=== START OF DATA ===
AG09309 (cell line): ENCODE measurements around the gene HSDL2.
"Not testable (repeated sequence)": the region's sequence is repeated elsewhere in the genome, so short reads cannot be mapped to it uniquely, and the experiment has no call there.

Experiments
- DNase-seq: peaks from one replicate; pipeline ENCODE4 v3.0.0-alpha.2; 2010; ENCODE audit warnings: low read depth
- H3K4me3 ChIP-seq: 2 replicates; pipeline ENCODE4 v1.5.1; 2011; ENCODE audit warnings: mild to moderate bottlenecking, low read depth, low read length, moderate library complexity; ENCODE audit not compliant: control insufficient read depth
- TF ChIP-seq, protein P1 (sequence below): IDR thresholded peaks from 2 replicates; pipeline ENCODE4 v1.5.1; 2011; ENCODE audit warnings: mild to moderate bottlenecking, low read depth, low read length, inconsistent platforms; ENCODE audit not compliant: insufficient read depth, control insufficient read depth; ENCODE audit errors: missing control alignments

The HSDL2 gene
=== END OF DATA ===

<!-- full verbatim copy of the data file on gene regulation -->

AG09309 (cell line): ENCODE measurements around the gene HSDL2.
"Not testable (repeated sequence)": the region's sequence is repeated elsewhere in the genome, so short reads cannot be mapped to it uniquely, and the experiment has no call there.

Experiments
- DNase-seq: peaks from one replicate; pipeline ENCODE4 v3.0.0-alpha.2; 2010; ENCODE audit warnings: low read depth
- H3K4me3 ChIP-seq: 2 replicates; pipeline ENCODE4 v1.5.1; 2011; ENCODE audit warnings: mild to moderate bottlenecking, low read depth, low read length, moderate library complexity; ENCODE audit not compliant: control insufficient read depth
- TF ChIP-seq, protein P1 (sequence below): IDR thresholded peaks from 2 replicates; pipeline ENCODE4 v1.5.1; 2011; ENCODE audit warnings: mild to moderate bottlenecking, low read depth, low read length, inconsistent platforms; ENCODE audit not compliant: insufficient read depth, control insufficient read depth; ENCODE audit errors: missing control alignments

The HSDL2 gene